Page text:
DUBAI // One of the largest universities in the United States has welcomed its first intake of students to its new campus in Dubai, joining a growing host of foreign universities with satellite branches in the Emirates. For Professor Brendan Mullan, the executive director of Michigan State University Dubai, the creation of the campus - in Dubai International Academic City - has been "a whirlwind experience, to say the least".
Such have been the difficulties in setting up that Prof Mullan, an American originally from Northern Ireland, has dubbed this as "year zero". "No international university that has opened in Dubai has been immune from the challenges of year zero and that's what we're finding now," he said. One of those challenges has been attracting students, as other institutions have also realised. When classes began at George Mason University, the first US university to open a branch in the UAE, in Ras al Khaimah in 2006, the student body was just one-fifth of the predicted number.
For MSU Dubai, as is the case for other start-ups, recruitment has been complicated by not having a campus for prospective students to visit. Also, as the university had not marketed itself until February, the recruitment run-up to the new academic year was shorter than normal. Despite these difficulties, Prof Mullan said MSU Dubai had "phenomenal" early interest. With a first-year student enrolment of more than 50 and other students set to join later this academic year, he said recruitment, contrary to previous reports, had not been below expectations.
The aim is for annual enrolment to grow to at least 160 and within four years, the university could have between 750 and 1,000 students. "In the last two weeks, since the faculty arrived and the campus has opened, there's been a significant spike in applications," Prof Mullan said. The university could draw in students keen to secure a US degree without having to live in America. Prof Kim Wilcox, the provost and vice-president of MSU, said in the current climate, many students and parents were not keen on the idea of studying in the US.
"Post 9/11 and other things in the world, there is increased sensitiveness on the part of a lot of people," he said. The Dubai campus was not set up to draw in as many students as possible to generate revenue for its parent university in East Lansing, Prof Wilcox said. Martin Prince, the registrar of the British University in Dubai, recently talked of a higher education "gold rush", in which institutions were opening campuses that taught undergraduates but were not engaged in research.
Prof Wilcox said there were "lots of gold rushes" in higher education, but insisted MSU's Dubai campus was not part of one. "I don't know what the finances are going to work out to, but the financial side is only a small part. The bigger return is the visibility. We want to be associated with a winner and Dubai is a winner," he said. "Most things in universities are not done for profit and that's how we think about Dubai. If we wanted to turn a profit, we could do it more cheaply and easily at home. We didn't come halfway around the world to turn a profit. We did it for more fundamental reasons.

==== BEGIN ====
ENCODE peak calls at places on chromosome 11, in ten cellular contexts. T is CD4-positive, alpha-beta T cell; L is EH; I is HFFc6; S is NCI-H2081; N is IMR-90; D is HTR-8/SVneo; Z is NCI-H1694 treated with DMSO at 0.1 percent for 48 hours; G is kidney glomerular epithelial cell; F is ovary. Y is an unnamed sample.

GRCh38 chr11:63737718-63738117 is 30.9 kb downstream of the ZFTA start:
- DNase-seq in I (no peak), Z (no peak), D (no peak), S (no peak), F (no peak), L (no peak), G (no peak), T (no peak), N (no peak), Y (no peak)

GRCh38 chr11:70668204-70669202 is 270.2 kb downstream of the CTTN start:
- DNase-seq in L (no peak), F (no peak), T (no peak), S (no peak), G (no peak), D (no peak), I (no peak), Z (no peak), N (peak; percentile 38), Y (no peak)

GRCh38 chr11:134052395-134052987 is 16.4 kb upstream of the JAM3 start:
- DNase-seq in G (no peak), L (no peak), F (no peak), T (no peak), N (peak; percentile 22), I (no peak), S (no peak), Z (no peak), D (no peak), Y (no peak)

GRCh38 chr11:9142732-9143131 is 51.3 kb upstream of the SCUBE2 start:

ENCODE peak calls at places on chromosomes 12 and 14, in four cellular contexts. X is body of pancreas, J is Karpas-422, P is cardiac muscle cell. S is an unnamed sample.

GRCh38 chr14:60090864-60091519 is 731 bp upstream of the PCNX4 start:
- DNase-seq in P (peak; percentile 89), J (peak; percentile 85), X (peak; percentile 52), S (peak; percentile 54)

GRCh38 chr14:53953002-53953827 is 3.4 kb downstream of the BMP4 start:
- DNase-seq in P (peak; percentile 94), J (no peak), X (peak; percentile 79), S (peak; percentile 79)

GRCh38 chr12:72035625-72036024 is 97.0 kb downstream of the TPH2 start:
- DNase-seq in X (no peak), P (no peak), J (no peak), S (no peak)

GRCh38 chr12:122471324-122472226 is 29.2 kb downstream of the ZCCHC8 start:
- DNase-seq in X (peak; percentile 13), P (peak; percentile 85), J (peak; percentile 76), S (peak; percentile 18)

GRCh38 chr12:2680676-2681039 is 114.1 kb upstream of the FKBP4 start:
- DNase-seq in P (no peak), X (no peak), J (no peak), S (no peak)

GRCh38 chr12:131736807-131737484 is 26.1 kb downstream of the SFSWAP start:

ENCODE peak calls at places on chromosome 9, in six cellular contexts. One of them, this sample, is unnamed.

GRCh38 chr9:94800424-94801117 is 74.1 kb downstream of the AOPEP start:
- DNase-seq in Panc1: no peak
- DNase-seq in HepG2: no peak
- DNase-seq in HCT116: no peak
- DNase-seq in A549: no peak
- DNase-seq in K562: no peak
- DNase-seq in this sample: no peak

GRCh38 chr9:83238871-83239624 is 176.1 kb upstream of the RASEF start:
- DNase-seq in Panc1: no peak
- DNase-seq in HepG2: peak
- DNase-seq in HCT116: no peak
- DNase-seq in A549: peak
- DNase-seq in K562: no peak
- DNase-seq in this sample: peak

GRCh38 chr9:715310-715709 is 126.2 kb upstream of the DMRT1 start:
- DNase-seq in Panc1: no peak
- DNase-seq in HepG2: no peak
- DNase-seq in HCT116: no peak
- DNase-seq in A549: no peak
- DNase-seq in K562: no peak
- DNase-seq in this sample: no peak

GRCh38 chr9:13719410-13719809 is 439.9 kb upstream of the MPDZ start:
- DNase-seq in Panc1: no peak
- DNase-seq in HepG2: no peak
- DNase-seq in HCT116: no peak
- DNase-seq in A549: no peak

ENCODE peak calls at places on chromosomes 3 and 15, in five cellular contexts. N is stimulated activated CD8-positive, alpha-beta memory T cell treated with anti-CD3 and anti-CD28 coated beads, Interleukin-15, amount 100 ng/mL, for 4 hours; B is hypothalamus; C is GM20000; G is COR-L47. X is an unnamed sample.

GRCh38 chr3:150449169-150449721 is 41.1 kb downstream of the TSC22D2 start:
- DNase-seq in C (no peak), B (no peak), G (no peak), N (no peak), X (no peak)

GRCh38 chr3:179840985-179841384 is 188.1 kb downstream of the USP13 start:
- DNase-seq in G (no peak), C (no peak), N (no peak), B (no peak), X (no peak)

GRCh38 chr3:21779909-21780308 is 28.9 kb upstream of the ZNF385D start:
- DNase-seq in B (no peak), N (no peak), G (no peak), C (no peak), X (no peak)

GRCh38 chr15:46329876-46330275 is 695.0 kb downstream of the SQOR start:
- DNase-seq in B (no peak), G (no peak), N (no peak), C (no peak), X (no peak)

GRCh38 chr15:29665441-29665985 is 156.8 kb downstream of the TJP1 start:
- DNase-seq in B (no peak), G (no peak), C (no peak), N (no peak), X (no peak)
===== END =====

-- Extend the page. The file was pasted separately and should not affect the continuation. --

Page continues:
"We're reaching out to the Government, to the private sector. Our intention is to do all of the things a university should do as part of the community. The fact that we're doing it in the most expensive way is arguably the strongest indication that we're serious about this." Prof Wilcox said the university would become involved in activities such as public lectures and consultancy and advisory work for the public and private sectors. This mirrors the promises of other branch campuses, such as New York University, which has already carried out public events in advance of the planned opening of its branch on Saadiyat Island in Abu Dhabi.
"We want a full presence here. That's because the community needs it, but also because that's how good universities operate." This "full presence" includes offering master's degrees in subjects such as retailing and human resources and labour relations. This is in addition to bachelor's courses in, for example, computer engineering, construction management and early childhood education. "It was very important to us to offer postgraduate programmes in addition to the undergraduate," said Prof Mullan.
Ultimately, the university could offer doctoral programmes of the kind that have rarely been offered to students in the UAE. However, Prof Wilcox said: "It would be hard to capture all the expertise a doctoral student needs access to in Dubai for a while." The school might also seek accreditation from the Ministry of Higher Education and Scientific Research's Commission on Academic Accreditation (CAA), although the university is already accredited in the US.